Over one hundred perfectly normal folks came out for the Bay Area Carnivorous Plant Society’s Annual Plant Show and sale Sunday, Aug. 24 at the UC Botanical Garden.
Held during an uncommonly beautiful and sunny summer day, attendees from all over the Bay Area viewed exotic, prize-winning botanical specimens, won numerous raffle prizes and had the opportunity to purchase rare carnivorous plants.
“It was fabulous,” said Shannan Hobbs, a volunteer propagator at the Botanical Garden. “I saw some things here that I’ve never seen before.”
Indicating a tall and spindly plant with a head of foliage that could have been designed by Dr. Seuss, Hobbs proudly identified her prized purchase of the day. “I got a byblis here, one called a Rainbow plant.”
The Rainbow plant will join 40 other carnivorous plants in Hobbs’s Oakland backyard.
“We have a very mild climate, also Oakland water can be used directly because it’s very, very low particulate water. I filter it with a Brita filter but that’s not getting out much,” said Hobbs. “They’re a little fussier than some plants, but our climate is so mild a lot of them can grow here, especially the sarracenias [pitcher plants]. A lot of people don’t know how well they do here.”
Hobbs first became enchanted with carnivorous plants as a teaching docent at the Botanical Gardens. “Not only do they have good novelty value, but they’re a great entree for teaching young people about plants. You can show them all these other adaptations that plants make. It’s a really good way to introduce them to other plants, subtler plants.”
Some of the flesh-eating plants Hobbs propagates will be for sale at the Botanical Garden’s biannual Fall Plant Sale on Sunday, Sept. 28, from 10 a.m. until 2 p.m.
Selma Rockett of North Oakland attended the show with her sister Barbara Alperen, who’s visiting from the Virgin Islands.
“My sister has beautiful gardens,” said Rockett. “I thought that she would enjoy this and the [plants] are fascinating.”
Rockett left with several carnivorous plants, a first for her own garden.
Marvin Quick of Albany came with his adult daughter, Stephanie Quick.
“My wife Doris has been collecting carnivorous planets for over ten years,” said father Quick. “We’ve got a lot … well, I should say we don’t have a lot compared to what most people have… we’ve got the standard backyard fare, but if you looked in our backyard you’d say, ‘Where did all these strange plants come from?’ But since we don’t have an actual hot house, there’re some things she can’t grow.”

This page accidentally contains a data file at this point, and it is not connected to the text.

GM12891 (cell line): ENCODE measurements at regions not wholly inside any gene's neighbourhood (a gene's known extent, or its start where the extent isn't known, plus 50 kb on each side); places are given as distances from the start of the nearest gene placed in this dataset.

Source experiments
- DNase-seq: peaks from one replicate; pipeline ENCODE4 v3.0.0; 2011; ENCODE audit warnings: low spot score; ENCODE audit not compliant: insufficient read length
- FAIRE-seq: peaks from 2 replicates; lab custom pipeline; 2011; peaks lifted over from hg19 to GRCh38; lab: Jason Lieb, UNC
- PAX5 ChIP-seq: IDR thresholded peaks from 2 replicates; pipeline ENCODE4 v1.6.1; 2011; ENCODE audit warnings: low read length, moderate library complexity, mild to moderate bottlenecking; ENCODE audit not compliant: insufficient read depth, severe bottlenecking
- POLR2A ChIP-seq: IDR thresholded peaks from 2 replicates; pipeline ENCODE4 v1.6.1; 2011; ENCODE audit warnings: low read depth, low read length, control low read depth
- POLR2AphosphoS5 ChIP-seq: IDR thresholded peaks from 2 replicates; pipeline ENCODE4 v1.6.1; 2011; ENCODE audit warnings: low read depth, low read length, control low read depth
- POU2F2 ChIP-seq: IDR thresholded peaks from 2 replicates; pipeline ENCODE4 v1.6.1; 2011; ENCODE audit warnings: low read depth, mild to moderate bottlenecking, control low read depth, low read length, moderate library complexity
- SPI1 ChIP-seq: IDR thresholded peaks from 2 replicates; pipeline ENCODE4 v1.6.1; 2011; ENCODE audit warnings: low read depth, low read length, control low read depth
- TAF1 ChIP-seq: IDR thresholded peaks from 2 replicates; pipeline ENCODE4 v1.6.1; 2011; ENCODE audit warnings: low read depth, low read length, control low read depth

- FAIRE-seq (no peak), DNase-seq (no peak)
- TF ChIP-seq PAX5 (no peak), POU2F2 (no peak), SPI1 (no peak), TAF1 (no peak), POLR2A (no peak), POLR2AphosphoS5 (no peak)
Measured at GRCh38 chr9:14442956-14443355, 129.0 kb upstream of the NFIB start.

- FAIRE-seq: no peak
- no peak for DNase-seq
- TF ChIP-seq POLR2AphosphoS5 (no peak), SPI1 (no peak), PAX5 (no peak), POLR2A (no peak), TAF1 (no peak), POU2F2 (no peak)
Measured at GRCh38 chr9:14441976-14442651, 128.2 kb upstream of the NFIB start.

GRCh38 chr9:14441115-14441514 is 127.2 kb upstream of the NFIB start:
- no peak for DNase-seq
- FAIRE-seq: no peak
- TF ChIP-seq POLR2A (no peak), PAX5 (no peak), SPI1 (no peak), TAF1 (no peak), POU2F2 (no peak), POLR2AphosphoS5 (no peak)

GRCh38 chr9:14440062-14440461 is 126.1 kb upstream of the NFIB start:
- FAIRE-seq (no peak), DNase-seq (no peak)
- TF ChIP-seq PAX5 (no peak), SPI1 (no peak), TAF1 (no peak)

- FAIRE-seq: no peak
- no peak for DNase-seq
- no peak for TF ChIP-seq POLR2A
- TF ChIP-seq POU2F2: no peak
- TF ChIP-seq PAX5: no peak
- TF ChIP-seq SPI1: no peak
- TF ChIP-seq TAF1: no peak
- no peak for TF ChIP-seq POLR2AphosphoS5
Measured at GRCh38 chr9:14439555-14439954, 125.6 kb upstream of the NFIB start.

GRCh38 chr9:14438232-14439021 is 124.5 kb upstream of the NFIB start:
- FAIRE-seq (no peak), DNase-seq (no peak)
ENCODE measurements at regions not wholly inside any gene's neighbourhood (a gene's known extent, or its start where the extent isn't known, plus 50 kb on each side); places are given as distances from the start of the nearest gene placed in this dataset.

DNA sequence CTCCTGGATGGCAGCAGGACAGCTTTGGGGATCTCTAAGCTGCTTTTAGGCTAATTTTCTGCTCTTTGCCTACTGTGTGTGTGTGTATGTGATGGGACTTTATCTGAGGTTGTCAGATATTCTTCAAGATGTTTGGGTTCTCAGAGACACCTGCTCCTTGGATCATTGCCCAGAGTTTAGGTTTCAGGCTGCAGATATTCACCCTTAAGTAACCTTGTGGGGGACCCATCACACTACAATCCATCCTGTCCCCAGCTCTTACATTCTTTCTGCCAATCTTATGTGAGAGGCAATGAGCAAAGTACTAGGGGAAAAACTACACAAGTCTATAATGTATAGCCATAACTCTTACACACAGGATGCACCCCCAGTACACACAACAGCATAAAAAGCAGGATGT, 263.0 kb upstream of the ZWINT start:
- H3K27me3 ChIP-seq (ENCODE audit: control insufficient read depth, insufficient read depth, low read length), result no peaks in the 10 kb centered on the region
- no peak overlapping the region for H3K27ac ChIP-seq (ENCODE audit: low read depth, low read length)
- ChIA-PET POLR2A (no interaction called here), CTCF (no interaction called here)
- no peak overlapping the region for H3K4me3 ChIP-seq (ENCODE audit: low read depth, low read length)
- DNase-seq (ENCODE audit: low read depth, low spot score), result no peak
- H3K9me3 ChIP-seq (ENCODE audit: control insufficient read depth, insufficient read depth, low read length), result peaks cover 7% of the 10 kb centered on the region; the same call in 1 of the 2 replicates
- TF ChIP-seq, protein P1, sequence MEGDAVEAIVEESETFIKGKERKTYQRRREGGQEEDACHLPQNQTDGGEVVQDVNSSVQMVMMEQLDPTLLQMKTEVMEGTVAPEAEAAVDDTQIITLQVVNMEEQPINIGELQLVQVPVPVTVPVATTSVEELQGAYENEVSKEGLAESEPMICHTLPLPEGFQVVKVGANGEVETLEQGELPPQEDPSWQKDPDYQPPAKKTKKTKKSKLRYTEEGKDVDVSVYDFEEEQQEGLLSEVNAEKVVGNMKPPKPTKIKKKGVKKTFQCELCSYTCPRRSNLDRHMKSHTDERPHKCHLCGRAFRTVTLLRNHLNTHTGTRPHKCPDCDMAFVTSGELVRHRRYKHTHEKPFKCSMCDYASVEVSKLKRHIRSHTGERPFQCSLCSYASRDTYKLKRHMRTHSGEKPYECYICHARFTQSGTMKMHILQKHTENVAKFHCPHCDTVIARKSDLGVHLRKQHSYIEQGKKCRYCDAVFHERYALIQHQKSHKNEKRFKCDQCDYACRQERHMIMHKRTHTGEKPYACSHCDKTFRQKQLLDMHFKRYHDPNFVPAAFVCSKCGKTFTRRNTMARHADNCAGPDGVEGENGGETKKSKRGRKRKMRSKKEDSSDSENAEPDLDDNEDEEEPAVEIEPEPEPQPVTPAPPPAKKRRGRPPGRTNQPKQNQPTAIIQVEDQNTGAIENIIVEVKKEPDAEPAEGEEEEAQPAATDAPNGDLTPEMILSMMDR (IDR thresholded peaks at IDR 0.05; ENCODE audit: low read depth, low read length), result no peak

Rather than collecting carnivorous plants, daughter Stephanie Quick collects caudiciform succulents.
“It’s another weird plant, like the baobab tree—that would be the most famous one. They can go dormant and then look like a gnarly stick so you get people saying, ‘Is that thing alive?’” she said, laughing.
“It’s always fun to see people who are enthusiastic about stuff,” her father said. “You get a different sort of a person, and they’re much more active. You see guys that barely look like they’re out of their teenage years and they’ll have all these plants. They did it not because they had huge amounts of money but because they were able to figure out how to get a small plant and grow it.”
One of those youngsters was Nick Johnson, a 14-year-old freshman entering Skyline High School. Johnson purchased several highly prized carnivorous plants during the Society’s rare plant auction. He currently cultivates over 100 different carnivorous plants, some in his bedroom and others outside in his backyard bog.
“I really liked them but I didn’t really get into them until about two years ago when I found Peter D’Amato’s book, “Savage Garden.” I read that a couple hundred times and then I went up to his nursery in Sebastopol and it just kicked off from there.”
With his mother’s approval Johnson has created a large bog in their Montclair backyard.
“They’re beautiful, magnificent plants and Nick has been teaching me so much. I learn from him, constantly. It’s a wonderful thing for a mother to be sharing with her son,” she said.
“He’s always had passions and this is his latest passion. He’s learning so much. He investigated how to build a bog garden on his own. He put the whole thing together and he truly made it on his own.”
“I’m definitely interested in botany. It’s really rewarding seeing how the plants grow,” said the younger Johnson. “I want to do something [with plants] in my career. If I’m not working actually with them all the time, maybe something on the side.”
Darryl Price of North Oakland brought his daughter Jessica to see the plants. They went home with two new insect-eating plants for their household.
“I’ve been interested in carnivorous plants since I was a teenager,” said father Price. “I’ve had pitcher plants and Venus flytraps but I’ve never had these. This is in the Sundew family and this one is a bladder plant.”
Jessica, who attends St. Martin de Porres Junior High School was not impressed.
“They’re nasty,” she said. “They’re trapping spiders and ants and flies and bees. I really don’t like them. I like flowers.”
Bay Area Carnivorous Plant Society maintains a presence on the web at http://www.bacps.org.
The UC Botanical Garden holds in annual Fall Plant Sale from 10 a.m.-2 p.m. Sunday, Sept. 28.
For more information, call the Garden at 643-2755 or visit them on the web at http://botanicalgarden.berkeley.edu/.